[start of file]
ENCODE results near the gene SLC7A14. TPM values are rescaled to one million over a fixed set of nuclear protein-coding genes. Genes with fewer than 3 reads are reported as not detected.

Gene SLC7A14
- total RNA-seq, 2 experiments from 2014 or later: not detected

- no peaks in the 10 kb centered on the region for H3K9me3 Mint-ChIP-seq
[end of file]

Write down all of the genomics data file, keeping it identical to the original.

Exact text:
ENCODE results near the gene SLC7A14. TPM values are rescaled to one million over a fixed set of nuclear protein-coding genes. Genes with fewer than 3 reads are reported as not detected.

Gene SLC7A14
- total RNA-seq, 2 experiments from 2014 or later: not detected

- no peaks in the 10 kb centered on the region for H3K9me3 Mint-ChIP-seq